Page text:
Furrious Raiders: The Ferocious Mk.2

Hello everyone, and welcome once more to the guide dedicated to PvE success! Through pet talents, anyway.

If there’s one thing we know about PvE for hunters, it’s that we dish out the pain.  We deal in massive quantities of sustained ranged DPS (Damage Per Second) and we deal with it every time we walk into a dungeon.  Although skill enters into it in a big way, and there’s nothing better for skill than practice, another huge factor in determining your PvE damage is your talent spec… and that of your pet.

Along with fellow blogger Deadpool (link to his twitter!) of THE WARCRAFT ZONE (his blog!), I want to help people with learning about not only which talents they should pick, but why, so that when changes occur you can all figure it out for yourself.  Make sure you check out his posts on the subject  as much as mine!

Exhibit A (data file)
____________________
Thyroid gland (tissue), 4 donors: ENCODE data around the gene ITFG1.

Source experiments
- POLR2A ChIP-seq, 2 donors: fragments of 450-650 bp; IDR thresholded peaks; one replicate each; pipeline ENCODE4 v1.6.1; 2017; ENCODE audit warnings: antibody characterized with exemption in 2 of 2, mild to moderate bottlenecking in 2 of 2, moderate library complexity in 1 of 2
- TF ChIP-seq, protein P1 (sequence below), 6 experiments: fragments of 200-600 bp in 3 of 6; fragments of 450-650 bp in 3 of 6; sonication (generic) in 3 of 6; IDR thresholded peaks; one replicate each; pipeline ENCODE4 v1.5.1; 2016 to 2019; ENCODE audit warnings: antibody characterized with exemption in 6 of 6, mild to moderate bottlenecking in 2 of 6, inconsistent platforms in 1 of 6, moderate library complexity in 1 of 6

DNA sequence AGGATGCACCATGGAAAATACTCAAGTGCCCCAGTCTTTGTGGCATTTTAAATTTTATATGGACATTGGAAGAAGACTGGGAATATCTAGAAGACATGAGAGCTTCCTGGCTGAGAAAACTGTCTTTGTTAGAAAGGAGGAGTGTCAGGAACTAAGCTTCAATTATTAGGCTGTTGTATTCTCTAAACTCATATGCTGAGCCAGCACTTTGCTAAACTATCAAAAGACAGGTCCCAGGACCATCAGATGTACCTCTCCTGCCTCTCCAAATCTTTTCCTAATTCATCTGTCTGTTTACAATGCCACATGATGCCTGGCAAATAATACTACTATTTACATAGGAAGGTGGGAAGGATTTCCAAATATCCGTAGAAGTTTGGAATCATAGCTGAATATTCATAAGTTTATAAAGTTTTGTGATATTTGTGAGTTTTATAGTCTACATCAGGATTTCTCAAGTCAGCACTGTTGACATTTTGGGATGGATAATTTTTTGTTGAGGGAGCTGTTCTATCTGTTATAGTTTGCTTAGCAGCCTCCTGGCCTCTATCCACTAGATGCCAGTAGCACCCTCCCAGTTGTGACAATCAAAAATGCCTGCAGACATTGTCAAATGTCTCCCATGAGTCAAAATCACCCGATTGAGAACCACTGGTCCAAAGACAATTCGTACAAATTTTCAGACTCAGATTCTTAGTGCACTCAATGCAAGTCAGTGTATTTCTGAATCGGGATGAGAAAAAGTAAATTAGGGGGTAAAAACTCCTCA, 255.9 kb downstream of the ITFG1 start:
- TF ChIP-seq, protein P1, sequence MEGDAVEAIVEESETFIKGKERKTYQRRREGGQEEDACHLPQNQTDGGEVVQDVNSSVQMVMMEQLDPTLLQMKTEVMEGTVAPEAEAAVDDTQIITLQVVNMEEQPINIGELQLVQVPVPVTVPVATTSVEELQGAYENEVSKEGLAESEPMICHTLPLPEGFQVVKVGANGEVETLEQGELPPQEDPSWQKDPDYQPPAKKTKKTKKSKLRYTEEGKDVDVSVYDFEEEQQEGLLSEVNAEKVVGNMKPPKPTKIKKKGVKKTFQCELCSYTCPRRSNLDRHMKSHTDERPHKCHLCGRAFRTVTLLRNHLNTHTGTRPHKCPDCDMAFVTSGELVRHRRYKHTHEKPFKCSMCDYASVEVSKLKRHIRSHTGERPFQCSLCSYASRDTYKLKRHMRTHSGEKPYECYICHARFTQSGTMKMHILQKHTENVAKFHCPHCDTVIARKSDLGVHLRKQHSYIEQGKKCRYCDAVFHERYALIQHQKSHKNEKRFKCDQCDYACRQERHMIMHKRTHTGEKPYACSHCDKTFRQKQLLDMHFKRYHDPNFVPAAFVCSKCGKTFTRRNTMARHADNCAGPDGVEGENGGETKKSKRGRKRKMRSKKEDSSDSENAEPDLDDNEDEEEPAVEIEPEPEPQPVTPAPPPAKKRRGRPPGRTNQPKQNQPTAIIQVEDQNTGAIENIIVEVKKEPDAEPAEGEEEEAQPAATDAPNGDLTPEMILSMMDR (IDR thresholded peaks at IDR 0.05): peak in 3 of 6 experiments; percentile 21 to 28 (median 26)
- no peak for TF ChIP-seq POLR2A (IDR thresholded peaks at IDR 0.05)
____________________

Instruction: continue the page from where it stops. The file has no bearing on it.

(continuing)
So, without further delay, why don’t we start with the pet family that is born and bred to deal huge amounts of damage.


Ferocity pets are made to deal loads of damage, more damage, and then some more damage! The thing is, that’s only if you talent them properly.  If you wanted, you could talent these furry friends to do no extra damage at all! That means they can do less damage than a tenacity pet! That’s no good folks, that’s just an embarrassment.  So let’s talent your pets right, so our furry friends can rip apart faces!

PvE Ferocity Build: BM Hunter

PvE Ferocity Build: Non-BM Hunter

Now we’re going somewhere! As you can see, there are a lot of talents that are similar between the two specs, if not most of them: being a beastmaster, however, has it’s obvious advantages.  Here’s a talent calculator so you can follow along with me as we work our logic through the tree.

There are a few things to keep in mind while we work our way through this, and it’s the recipe for DPS: Damage, survivability, and more damage! This is our recipe for DPS, for any DPS class ever.  Damage because we’re a DPS class, we get Survivability talents because dying means you can’t shoot things, and damage again because… well, more damage never hurt you.